Justin Shorter, welcome- officially- to the Florida Gators.
After a long (and I’m sure anxiety-riddled) wait, the NCAA has approved Shorter’s request to be eligible for the 2020 football season. Shorter played his first two years at Penn State before deciding to transfer towards the end of the 2019 season. Due to the NCAA’s blanket eligibility waiver across college football for the 2020 season, Shorter could be suiting up for the Gator for up to three years.
No sooner did Shorter choose Florida as his new destination than he appeared pegged for a starting slot on the Florida offense.
The Gators’ wide receiver room took a big hit when Van Jefferson, Tyrie Cleveland, Freddie Swain and Josh Hammond all left for the NFL after last season. There was still reason to fear the Gators’ wide receiver corps heading into 2020, though: Trevon Grimes, Jacob Copeland and Kadarius Toney all came back, and plus the Gators added Justin Shorter, a former five star wide receiver prospect out of high school. The only question was whether Florida would be able to actually get him eligible for the 2020 season, given the NCAA’s pattern of dizzying inconsistency with such rulings. Now that Shorter has been given the green light, Florida’s pass catching group goes from pretty good to potentially terrifying.
But regardless of the NCAA’s dizzying inconsistency, which often sees them deny immediate eligibility waivers for kids who transfer closer to home so that their ailing grandparents can watch them play while simultaneously granting them to kids who transfer because “they didn’t like their roommate” or “their position coach cursed them out one time”, it’s good to see them get this one right. Penn State isn’t going to be playing football this year, which Shorter didn’t know at the time, but even though hindsight has made Shorter’s case more favorable than it initially was when he first decided to transfer, the objectively decent thing for the NCAA to do was to let him play.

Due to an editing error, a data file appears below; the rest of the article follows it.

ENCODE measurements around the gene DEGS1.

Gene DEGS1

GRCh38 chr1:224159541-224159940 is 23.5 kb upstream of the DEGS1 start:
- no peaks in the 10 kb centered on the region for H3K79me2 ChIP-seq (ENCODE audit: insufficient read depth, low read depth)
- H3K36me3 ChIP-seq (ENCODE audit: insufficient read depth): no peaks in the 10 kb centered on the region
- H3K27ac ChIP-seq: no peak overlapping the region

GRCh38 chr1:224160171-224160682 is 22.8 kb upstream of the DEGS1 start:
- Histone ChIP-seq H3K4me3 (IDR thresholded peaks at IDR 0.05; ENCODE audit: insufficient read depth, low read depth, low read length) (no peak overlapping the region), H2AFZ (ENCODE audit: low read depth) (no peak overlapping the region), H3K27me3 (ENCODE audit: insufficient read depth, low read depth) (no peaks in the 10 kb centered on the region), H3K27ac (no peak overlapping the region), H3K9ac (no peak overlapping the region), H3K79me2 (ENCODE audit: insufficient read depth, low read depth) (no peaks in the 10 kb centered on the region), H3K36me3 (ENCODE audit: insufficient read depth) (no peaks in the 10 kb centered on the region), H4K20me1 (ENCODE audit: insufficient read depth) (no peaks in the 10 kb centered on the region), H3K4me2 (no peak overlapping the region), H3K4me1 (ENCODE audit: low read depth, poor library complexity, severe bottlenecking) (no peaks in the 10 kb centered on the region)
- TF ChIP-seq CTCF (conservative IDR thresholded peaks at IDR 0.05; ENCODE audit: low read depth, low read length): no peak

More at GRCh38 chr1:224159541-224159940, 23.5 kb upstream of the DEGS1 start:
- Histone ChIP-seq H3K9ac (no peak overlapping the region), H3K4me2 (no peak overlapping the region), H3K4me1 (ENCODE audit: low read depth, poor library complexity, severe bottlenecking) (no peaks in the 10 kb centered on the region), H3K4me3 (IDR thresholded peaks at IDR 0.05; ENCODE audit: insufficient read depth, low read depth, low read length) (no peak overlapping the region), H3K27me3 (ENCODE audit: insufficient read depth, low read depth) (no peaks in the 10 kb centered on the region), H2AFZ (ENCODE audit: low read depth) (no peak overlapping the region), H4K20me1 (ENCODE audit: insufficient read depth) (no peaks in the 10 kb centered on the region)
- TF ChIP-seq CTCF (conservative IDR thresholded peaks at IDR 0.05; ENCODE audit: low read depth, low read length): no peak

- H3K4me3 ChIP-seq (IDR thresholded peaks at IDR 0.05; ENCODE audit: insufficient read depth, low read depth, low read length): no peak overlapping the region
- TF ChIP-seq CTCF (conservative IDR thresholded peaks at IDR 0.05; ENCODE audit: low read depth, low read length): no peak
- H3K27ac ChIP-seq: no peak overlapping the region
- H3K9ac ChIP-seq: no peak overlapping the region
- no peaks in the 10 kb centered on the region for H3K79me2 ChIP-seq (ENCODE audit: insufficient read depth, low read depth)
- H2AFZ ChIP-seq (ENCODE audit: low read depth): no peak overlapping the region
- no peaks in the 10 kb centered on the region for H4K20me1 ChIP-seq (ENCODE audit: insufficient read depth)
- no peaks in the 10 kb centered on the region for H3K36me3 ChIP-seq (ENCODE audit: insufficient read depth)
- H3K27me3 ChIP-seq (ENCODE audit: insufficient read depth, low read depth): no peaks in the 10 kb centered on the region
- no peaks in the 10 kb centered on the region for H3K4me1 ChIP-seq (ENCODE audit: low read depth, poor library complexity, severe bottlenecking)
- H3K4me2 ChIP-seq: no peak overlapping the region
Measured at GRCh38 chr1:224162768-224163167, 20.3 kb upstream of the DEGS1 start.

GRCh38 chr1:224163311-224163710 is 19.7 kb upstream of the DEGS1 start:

Shorter crossed the Rubicon when he decided to transfer. There was no way back for him, or anybody who was transferring from a Big Ten or Pac-12 school. He may not have known that when he first pulled the trigger, but that was the reality. The circumstances became such that had he not transferred out, he would not have been able to play this season, and that is precisely what the immediate eligibility waiver was for. So even though it’s frequently abused and seldom used for its stated purpose, the fact that the NCAA recognized the legitimacy behind his request and acted accordingly is a rare positive sign from an organization that, too often, messes up on what seem to be the easiest judgment calls to possibly make.
So, I’m going to briefly go to the first person here: thank you, NCAA. I appreciate the fact that you granted Justin Shorter his immediate eligibility waiver. I wish you had made this call sooner, but I can nonetheless appreciate that you ultimately made the right call.
One order of business remains for Florida, though: the matter of Jordan Pouncey, the other big time wide receiver transfer the Gators landed this offseason. Florida is expecting an answer regarding the Texas transfer’s status for 2020 shortly.